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Is the person up front every Sunday morning a pastor? Or are they a minister? Does it make a difference? To most people, it probably doesn’t make a difference. Maybe it shouldn’t. But I want to take a few paragraphs to explain my personal conviction of why those who are up front each week (and others who are involved in pastoral ministry) should be called pastors rather than ministers.
As I’ve mentioned a few times on this blog, I’m currently working through the book of Ephesians. At one point in this beautiful book, Paul writes,
And he gave the apostles, the prophets, the evangelists, the shepherds and teachers to equip the saints for the work of the ministry, for building up the body of Christ, until we all attain to the unity of the faith and of the knowledge of the Son ofGod, to mature manhood, to the measure of the stature of the fullness of Christ, so that we may no longer be children, tossed to and fro by the waves and carried about by every wind of doctrine, by human cunning, by craftiness in deceitful schemes.
In this passage, Paul is referring to gifts that God has given his church. And contrary to most ‘spiritual gifts’ passages, the gifts in view here are offices within the church. Without getting into the debates about the current existence of apostles (there aren’t any), prophets (no comment), and evangelists (definitely), I want to focus only on the final two (or one) office: shepherds and teachers (or shepherd-teahcers). This is akin to the modern-day office of pastor in the church. And that’s the term that is used here: shepherd, or pastor.
It is significant that Paul doesn’t refer to this office as a ‘minister’ but rather a shepherd for two primary reasons.
First, the term shepherd or pastor more accurately describes what the pastor does. The biblical image of a shepherd is one that is used throughout Scripture for the leaders of God’s people. In the Old Testament, Israel’s leaders (both secular and spiritual) were referred to as shepherds (cf. Ezek. 34 for a nasty indictment of Israel’s leadership). This term is used in the New Testament as well for those who guide God’s people spiritually under the direction of Jesus himself (cf. 1 Peter 5).
Second, and more importantly, it is significant that Paul uses this term because of what comes next. In v. 12, Paul describes why God has given these gifts to the church: to equip the saints for the work of the ministry. Why is it important to not call pastors ‘ministers’? Because all of God’s people are ministers. We are all involved in the work of the ministry, not just those who are up front on Sunday mornings. When we refer to pastors as ‘ministers,’ we are implicitly stating that the work of ministry is only done by a select few, and that the recipients of this ministry are those who attend the church. But that’s not the case at all! All Christians by definition are involved in ministry; pastors are there to guide and shepherd and equip those who do the actual ministry–to one another, and to those in their communities. This does not mean that pastors aren’t involved in ministry; no, as God’s people they too should be involved in ministry; but that ministry is done in addition to or as a part of their ministry of equipping the saints.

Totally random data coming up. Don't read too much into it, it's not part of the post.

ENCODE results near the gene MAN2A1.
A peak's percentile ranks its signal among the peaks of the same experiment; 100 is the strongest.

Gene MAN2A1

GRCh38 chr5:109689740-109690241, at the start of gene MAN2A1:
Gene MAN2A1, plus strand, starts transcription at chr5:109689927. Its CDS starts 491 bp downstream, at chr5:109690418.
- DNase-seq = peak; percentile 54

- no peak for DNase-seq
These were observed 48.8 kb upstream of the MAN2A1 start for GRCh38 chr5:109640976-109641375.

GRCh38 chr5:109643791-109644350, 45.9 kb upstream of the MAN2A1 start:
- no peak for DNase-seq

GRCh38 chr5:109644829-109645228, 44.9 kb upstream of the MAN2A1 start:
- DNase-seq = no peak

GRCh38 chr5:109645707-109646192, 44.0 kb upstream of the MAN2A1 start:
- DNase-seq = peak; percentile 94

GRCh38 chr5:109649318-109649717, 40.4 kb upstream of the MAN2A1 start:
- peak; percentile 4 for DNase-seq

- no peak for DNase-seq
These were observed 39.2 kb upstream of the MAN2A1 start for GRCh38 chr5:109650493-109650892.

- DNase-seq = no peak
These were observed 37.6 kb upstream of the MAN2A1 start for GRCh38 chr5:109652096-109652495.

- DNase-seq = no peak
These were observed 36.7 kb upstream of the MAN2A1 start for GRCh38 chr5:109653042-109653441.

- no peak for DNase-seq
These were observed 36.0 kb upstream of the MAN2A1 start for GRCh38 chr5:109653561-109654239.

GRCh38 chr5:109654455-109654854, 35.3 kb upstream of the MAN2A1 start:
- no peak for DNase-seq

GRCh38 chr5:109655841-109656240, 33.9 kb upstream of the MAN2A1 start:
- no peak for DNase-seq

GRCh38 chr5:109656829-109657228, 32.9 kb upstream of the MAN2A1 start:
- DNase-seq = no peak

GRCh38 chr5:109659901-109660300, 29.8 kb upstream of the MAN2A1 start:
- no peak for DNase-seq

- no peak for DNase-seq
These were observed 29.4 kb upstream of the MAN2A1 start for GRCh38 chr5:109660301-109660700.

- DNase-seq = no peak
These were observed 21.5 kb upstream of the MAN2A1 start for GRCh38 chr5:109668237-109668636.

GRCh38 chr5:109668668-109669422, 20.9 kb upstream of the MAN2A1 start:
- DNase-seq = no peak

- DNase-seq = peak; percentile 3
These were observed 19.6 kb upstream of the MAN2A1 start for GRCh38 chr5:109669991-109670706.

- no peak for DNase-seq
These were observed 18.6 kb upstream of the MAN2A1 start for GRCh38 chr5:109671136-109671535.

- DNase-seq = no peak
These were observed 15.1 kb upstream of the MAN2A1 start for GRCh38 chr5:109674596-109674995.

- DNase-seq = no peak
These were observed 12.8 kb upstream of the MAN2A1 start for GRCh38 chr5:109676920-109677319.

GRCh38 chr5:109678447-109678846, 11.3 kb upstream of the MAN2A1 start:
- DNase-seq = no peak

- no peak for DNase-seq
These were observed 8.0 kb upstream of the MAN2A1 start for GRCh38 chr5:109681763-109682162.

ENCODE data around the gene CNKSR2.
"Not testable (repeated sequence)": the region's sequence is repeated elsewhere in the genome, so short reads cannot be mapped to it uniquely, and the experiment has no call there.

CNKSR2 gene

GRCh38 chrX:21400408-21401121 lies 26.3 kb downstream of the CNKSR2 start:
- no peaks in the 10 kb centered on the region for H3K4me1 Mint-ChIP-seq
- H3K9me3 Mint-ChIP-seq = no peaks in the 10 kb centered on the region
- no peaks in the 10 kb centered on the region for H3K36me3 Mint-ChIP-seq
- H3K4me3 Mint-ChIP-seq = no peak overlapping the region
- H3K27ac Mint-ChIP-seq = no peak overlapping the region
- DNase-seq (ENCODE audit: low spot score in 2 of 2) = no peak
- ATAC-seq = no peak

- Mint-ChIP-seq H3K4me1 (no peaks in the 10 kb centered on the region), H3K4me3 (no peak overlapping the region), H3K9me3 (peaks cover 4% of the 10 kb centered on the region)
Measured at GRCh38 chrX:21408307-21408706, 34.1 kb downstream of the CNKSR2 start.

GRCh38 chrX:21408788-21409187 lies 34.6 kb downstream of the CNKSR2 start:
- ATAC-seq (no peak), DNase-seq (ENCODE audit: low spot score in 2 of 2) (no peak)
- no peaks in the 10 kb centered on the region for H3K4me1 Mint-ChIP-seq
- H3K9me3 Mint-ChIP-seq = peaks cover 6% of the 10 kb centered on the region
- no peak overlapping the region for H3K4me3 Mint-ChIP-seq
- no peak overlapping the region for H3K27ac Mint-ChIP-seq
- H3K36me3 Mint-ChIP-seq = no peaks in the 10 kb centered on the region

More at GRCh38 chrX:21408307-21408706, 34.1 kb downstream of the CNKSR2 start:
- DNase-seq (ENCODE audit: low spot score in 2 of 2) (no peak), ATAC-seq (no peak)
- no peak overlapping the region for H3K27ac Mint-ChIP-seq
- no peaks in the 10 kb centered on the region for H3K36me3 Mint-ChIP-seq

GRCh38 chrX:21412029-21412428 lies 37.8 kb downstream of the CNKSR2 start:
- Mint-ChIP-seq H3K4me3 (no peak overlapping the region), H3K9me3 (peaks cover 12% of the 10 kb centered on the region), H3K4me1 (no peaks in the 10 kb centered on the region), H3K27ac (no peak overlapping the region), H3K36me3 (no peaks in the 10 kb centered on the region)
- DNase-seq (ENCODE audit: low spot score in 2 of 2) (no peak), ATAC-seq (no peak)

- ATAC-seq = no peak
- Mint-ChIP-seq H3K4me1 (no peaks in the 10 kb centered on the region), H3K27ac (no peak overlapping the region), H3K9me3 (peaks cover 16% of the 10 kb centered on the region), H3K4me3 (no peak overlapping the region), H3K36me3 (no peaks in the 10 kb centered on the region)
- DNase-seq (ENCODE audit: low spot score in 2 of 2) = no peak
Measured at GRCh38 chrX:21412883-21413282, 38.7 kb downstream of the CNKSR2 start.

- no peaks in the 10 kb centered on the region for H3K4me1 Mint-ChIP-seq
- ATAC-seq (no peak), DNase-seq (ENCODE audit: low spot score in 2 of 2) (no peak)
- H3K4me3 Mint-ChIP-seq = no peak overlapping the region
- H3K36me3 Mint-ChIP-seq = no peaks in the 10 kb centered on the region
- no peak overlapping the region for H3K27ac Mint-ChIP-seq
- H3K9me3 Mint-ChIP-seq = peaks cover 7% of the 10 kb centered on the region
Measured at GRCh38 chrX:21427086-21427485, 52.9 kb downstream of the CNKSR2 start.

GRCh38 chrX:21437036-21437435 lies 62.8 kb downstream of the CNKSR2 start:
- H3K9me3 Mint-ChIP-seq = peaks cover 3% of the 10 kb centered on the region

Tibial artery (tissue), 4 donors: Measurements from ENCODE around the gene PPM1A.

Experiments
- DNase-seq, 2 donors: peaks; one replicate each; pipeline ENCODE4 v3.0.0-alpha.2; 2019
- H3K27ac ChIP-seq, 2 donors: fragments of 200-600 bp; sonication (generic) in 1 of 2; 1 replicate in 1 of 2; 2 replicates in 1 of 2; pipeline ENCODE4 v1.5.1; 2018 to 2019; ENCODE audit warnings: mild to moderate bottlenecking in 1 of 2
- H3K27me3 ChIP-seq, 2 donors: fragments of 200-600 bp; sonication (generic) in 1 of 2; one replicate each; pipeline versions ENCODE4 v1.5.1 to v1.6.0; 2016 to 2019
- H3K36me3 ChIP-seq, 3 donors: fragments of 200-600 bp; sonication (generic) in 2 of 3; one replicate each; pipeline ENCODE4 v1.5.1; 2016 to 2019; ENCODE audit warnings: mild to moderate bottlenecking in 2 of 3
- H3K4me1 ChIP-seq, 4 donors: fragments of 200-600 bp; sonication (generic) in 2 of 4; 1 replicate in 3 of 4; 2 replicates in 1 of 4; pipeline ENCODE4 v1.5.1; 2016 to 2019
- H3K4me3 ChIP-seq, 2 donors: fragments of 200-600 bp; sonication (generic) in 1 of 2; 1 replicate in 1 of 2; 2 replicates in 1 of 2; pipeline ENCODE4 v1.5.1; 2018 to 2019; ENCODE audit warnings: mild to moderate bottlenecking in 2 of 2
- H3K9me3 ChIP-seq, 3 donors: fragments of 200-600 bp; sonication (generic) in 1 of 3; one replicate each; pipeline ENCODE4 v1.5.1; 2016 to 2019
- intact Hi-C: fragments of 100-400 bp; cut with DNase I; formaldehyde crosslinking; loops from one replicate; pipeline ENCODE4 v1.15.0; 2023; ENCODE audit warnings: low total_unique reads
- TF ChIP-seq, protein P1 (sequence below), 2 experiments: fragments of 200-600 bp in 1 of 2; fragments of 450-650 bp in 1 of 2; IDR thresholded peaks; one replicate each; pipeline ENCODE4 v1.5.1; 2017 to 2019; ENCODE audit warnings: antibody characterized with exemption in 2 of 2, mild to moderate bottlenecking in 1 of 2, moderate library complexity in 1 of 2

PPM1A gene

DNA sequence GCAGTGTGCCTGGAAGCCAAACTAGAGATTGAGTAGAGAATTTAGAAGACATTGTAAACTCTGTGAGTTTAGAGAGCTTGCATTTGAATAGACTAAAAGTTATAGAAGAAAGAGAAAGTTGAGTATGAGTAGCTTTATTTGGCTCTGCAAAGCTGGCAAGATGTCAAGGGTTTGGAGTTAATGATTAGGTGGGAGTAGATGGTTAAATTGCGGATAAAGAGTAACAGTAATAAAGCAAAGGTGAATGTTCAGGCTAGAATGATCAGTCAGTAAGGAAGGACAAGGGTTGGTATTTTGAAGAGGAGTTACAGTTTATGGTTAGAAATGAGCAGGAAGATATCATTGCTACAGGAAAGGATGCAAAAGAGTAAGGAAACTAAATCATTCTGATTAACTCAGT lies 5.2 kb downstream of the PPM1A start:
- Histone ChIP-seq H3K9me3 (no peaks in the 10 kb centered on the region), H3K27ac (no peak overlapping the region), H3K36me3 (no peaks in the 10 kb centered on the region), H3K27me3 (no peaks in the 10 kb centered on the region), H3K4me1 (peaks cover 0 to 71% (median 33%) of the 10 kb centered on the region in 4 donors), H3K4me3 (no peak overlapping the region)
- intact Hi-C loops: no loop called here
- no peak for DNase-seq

Before people object, I want to make it clear that this is a bit of an overstatement. I realize that this is much more of a ‘cultural’ or ‘traditional’ thing (neither of which is bad) rather than a theological thing. It is my personal conviction that the implications of what we call those in vocational ministry are significant enough to be intentional in our choice of words, but I also don’t think that people are necessarily wrong when they call a ‘pastor’ a ‘minister.’ I would encourage a thoughtful reflection on the theological language that one is using, and that those who refer to their pastors as ‘ministers’ prayerfully consider calling them ‘pastor’.
If you have some time, listen to this song. A beautiful song of the biblical theological imagery of the wedding of Christ and his bride (the church) in the last day.
Years ago, I was in a systematic theology class looking at different models of sanctification from different Christian traditions.
Having more Reformed tendencies, I was able to read John Wesley’s A Plain Account of Christian Perfection. While I don’t agree with Wesley’s doctrine of Christian perfection, I did appreciate the opportunity to broaden my horizons. Wesley did incredible things for the kingdom of God, for which I am grateful.
A one paragraph summary for those who are interested and may be confused by Wesley’s doctrine of Christian perfection:
Essentially, Wesley believes that Christians are able to become perfect in this lifetime. Before we immediately dismiss him however, two things must be understood to put this into context: his understanding of sin, and his understanding of perfection. He has a much narrower understanding of sin than the Reformed position, i.e., fewer things count as sin to him. And second, he has a lower understanding of perfection: the perfect Christian can still make mistakes. Perfection means to love God fully.
While I still disagree with this doctrine and think that Scripture reaches a different conclusion, reading his own argument helped me to realize the gap between us was much smaller than I first thought.
A Puritan prayer concerning the gift of grace that it is to approach the throne of God.